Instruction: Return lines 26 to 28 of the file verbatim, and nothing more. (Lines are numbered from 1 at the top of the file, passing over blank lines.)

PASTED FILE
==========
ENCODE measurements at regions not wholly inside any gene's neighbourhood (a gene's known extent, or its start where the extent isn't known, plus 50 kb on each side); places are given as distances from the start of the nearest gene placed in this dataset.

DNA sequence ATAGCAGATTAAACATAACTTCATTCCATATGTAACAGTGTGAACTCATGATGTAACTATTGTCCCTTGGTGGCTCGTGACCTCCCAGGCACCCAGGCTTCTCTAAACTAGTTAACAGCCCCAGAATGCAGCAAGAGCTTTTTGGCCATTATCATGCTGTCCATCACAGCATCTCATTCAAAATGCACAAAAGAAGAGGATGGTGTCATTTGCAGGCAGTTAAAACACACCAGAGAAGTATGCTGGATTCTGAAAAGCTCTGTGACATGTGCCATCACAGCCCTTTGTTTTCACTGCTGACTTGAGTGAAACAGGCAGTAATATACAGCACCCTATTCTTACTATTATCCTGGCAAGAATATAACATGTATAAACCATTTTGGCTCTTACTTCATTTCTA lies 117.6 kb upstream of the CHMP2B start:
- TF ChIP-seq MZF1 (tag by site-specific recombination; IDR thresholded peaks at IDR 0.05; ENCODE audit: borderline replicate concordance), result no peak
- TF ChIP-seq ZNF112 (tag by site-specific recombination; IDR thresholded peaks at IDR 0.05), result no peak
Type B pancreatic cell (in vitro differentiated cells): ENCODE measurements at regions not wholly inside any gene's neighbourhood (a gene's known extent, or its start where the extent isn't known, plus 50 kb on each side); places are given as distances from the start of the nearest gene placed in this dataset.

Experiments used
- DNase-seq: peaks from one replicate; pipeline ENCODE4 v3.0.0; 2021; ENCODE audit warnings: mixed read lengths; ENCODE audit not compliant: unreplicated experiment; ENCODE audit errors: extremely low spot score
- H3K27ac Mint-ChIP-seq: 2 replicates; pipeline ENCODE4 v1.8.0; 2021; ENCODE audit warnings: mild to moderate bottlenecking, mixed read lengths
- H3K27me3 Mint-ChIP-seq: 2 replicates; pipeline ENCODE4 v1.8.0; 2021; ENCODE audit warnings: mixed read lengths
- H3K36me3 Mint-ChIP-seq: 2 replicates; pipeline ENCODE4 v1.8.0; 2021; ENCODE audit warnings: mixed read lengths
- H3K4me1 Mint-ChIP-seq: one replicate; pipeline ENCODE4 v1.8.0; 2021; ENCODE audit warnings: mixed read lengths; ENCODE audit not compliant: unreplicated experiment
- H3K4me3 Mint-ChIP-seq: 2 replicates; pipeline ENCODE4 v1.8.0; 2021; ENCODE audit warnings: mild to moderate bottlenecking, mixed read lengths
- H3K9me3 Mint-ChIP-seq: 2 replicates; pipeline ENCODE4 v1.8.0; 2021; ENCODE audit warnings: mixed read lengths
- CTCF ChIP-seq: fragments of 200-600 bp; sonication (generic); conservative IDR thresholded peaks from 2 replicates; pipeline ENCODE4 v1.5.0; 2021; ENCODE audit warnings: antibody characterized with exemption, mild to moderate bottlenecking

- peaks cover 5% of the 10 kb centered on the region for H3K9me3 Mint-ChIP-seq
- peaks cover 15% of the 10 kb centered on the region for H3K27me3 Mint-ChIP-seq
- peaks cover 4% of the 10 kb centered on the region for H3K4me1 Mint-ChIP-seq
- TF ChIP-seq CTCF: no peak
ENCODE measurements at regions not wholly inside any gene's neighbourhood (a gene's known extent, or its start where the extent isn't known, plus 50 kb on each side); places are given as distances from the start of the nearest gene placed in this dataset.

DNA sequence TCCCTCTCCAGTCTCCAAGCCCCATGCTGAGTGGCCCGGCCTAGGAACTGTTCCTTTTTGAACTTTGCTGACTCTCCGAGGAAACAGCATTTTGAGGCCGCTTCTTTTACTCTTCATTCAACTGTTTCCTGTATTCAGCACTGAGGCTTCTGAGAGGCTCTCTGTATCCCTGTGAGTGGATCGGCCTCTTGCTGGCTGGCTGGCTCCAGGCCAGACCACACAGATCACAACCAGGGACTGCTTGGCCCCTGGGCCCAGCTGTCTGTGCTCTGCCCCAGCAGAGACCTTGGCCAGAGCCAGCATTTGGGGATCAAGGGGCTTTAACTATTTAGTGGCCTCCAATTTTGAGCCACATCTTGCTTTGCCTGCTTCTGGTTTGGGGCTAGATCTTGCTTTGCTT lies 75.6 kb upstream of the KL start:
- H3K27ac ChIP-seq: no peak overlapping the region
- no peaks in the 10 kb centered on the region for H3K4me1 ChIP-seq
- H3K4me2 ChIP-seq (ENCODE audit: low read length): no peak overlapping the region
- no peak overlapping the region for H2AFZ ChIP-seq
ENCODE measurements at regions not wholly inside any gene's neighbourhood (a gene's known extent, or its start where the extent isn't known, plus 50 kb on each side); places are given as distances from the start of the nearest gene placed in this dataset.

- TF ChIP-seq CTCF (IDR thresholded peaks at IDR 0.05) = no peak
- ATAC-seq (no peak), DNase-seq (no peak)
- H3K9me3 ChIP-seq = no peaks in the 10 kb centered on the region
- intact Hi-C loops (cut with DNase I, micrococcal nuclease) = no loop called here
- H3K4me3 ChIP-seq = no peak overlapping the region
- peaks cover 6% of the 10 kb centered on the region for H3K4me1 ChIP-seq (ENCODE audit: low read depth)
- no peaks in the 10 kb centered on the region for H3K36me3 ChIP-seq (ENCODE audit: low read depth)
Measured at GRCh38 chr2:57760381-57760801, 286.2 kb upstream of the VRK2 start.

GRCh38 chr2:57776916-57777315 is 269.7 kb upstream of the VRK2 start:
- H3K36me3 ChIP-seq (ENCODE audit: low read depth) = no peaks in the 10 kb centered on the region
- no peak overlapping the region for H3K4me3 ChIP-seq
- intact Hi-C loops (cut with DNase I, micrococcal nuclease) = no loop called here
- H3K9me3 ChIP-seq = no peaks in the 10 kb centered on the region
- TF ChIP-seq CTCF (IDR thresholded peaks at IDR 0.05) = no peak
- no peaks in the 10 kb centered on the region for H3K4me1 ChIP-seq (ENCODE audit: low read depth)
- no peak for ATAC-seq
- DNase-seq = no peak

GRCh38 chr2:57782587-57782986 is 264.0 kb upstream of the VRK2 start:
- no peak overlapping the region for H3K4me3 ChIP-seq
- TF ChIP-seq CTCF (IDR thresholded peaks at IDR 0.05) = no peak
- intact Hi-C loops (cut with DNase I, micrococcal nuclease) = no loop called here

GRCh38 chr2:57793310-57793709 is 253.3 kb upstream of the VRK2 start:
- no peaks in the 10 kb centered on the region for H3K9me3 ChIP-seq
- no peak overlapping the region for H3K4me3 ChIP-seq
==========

- TF ChIP-seq CTCF (IDR thresholded peaks at IDR 0.05) = no peak
- ATAC-seq (no peak), DNase-seq (no peak)
- H3K9me3 ChIP-seq = no peaks in the 10 kb centered on the region